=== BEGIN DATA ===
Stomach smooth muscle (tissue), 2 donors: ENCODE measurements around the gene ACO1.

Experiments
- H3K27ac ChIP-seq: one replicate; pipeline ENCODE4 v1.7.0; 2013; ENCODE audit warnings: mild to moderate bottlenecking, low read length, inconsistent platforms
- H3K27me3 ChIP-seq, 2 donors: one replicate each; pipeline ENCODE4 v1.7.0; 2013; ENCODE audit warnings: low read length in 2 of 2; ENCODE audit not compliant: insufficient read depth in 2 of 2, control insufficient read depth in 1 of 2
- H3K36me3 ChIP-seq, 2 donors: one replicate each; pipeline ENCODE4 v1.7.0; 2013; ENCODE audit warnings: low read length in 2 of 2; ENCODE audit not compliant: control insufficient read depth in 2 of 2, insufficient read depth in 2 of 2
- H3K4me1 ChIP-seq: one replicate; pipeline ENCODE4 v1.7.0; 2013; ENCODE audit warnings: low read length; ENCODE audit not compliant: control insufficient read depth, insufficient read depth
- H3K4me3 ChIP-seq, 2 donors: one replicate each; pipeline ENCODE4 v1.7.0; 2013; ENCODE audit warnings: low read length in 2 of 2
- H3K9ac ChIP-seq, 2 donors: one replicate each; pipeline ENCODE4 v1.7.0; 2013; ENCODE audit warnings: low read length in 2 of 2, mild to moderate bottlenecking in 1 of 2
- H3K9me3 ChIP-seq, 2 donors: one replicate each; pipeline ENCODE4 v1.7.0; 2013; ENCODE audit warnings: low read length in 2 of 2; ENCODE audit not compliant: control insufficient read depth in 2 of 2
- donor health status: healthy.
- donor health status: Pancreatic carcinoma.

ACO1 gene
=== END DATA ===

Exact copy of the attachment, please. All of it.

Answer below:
Stomach smooth muscle (tissue), 2 donors: ENCODE measurements around the gene ACO1.

Experiments
- H3K27ac ChIP-seq: one replicate; pipeline ENCODE4 v1.7.0; 2013; ENCODE audit warnings: mild to moderate bottlenecking, low read length, inconsistent platforms
- H3K27me3 ChIP-seq, 2 donors: one replicate each; pipeline ENCODE4 v1.7.0; 2013; ENCODE audit warnings: low read length in 2 of 2; ENCODE audit not compliant: insufficient read depth in 2 of 2, control insufficient read depth in 1 of 2
- H3K36me3 ChIP-seq, 2 donors: one replicate each; pipeline ENCODE4 v1.7.0; 2013; ENCODE audit warnings: low read length in 2 of 2; ENCODE audit not compliant: control insufficient read depth in 2 of 2, insufficient read depth in 2 of 2
- H3K4me1 ChIP-seq: one replicate; pipeline ENCODE4 v1.7.0; 2013; ENCODE audit warnings: low read length; ENCODE audit not compliant: control insufficient read depth, insufficient read depth
- H3K4me3 ChIP-seq, 2 donors: one replicate each; pipeline ENCODE4 v1.7.0; 2013; ENCODE audit warnings: low read length in 2 of 2
- H3K9ac ChIP-seq, 2 donors: one replicate each; pipeline ENCODE4 v1.7.0; 2013; ENCODE audit warnings: low read length in 2 of 2, mild to moderate bottlenecking in 1 of 2
- H3K9me3 ChIP-seq, 2 donors: one replicate each; pipeline ENCODE4 v1.7.0; 2013; ENCODE audit warnings: low read length in 2 of 2; ENCODE audit not compliant: control insufficient read depth in 2 of 2
- donor health status: healthy.
- donor health status: Pancreatic carcinoma.

ACO1 gene